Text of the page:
Book Notification

Stuart Maconie Books In Order

Book links take you to Amazon. As an Amazon Associate I earn money from qualifying purchases.

Publication Order of Non-Fiction Books

Blur: 3862 Days: The Official Story (1999)Description / Buy at Amazon
Folklore: The Official History of James (2000)Description / Buy at Amazon
Cider With Roadies (2004)Description / Buy at Amazon
Pies and Prejudice: In Search of the North (2007)Description / Buy at Amazon
Adventures on the High Teas: In Search of Middle England (2009)Description / Buy at Amazon
Hope& Glory: The Days That Made Britain (2011)Description / Buy at Amazon
Never Mind the Quantocks (2012)Description / Buy at Amazon
The People's Songs: The Story of Modern Britain in 50 Records (2013)Description / Buy at Amazon
The Pie at Night: In Search of the North at Play (2015)Description / Buy at Amazon
Long Road from Jarrow: A Journey Through Britain Then and Now (2017)Description / Buy at Amazon
The Nanny State Made Me: A Story of Britain and How to Save It (2020)Description / Buy at Amazon
The Full English: A Journey in Search of a Country and Its People (2023)Description / Buy at Amazon

Publication Order of Anthologies

On Nature: Ramblings on the British Countryside(2011)Description / Buy at Amazon
One for the Road: An Anthology of Pubs and Poetry(2017)Description / Buy at Amazon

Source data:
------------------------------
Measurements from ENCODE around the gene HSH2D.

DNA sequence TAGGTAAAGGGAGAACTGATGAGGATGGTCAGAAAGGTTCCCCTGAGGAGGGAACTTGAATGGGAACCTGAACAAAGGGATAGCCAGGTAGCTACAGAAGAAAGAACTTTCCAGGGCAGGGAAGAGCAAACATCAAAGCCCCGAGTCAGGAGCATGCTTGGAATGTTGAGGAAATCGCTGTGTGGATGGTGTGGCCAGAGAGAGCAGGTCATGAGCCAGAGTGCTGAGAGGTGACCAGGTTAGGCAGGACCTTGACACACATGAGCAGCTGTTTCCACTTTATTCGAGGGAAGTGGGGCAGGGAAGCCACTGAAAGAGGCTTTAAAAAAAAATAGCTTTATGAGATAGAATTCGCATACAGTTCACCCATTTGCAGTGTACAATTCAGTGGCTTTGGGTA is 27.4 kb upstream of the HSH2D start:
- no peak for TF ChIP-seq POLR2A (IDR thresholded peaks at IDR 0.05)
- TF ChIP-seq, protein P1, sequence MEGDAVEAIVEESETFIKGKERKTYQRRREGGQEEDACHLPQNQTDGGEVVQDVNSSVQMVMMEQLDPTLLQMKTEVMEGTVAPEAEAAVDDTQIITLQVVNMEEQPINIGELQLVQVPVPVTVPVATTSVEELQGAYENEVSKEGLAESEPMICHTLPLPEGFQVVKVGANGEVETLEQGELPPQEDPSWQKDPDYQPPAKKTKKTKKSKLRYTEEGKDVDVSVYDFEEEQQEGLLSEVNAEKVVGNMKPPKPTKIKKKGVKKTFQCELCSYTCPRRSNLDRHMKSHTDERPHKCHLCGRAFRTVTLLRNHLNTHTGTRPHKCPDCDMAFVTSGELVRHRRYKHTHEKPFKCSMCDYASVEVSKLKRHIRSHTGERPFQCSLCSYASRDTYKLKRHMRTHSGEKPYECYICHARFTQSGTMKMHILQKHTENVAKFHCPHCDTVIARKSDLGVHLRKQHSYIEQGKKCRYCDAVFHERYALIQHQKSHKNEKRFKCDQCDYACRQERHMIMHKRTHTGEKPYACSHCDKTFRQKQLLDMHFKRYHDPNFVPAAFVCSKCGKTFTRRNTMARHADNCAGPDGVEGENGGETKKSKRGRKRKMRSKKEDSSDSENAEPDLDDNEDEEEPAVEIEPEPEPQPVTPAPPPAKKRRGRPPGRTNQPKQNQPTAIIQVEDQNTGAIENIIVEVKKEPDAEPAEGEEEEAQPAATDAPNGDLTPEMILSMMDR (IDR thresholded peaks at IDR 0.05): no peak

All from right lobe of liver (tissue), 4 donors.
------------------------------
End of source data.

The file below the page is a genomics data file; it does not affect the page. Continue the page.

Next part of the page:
Common People: An Anthology of Working Class Writers(2019)Description / Buy at Amazon

Stuart Maconie is a journalist, radio, and TV presenter, columnist, and author.

He is the bestselling travel writer in the UK when it comes to non-TV tie-in novels and his 2007 published novel “Pies and Prejudice” would become one of the most popular paperbacks in 2008.
The Times called him a “National Treasure,” while he has often been compared to the likes of John Peel, Alan Bennett, and Bill Bryson.

On radio, he is the co-host of the BBC Radio 2s “Radcliffe and Maconie Show” every Thursday and Monday evening. He is also on 6Music’s “The Freak Zone” every Sunday afternoon and has presented and panned dozens of BBC Radio shows.
On TV, he has presented on BBC’s “Style on Trial,” and “Pop on Trial” in addition to Stuart Maconie’s TV Towns. The latter documents life in the larger cities in Britain, and how they shape modern cultural life.
In addition to making appearances in “Never Mind the Buzzcocks” and Peter Kay’s “Phoenix Nights,” he was also one of the favorite characters in “I Love the 1970s” on the BBC.

Apart from all that, he has the honor of running regular columns in “Country Walking” and “The Radio Times” and writes for “The Mirror” and “WORD” magazine.

As a now-celebrated author, he seemed set to pursue a career as a comedian back in the 1990s. During that time, he worked on radio shows such as “The Treatment,” the topical guest fest, and “Fantastic Voyage,” the quasi-sitcom.
When he finally got into “I Love the 90s,” he first collaborated with Andrew Collins, a fellow music journalist who would then move on to the “Collings and Herrin” podcast and “Grass, Not Going Out.”
While many of his peers such as Arthur Mathews, Graham Linehan, and David Quantick found their comfort zone penning comedy, Maconie went on a tangent.

After working in radio and TV for years, he decided that he also needed to add a writer to his CV. He made his debut with the publishing of “Cider with Roadies,” a brilliant memoir that introduced him as an author.
He has also published “The Nanny State Made Me,” a nonfiction work, in which he shares his experiences growing up as a Northerner, and how his life was shaped by the welfare state.

Outside of the creative arts and media, he is a supporter of “Wigan Warriors” and “Wigan Athletic.” He is also politically left of center and at the age of 17, he joined the Labour Party.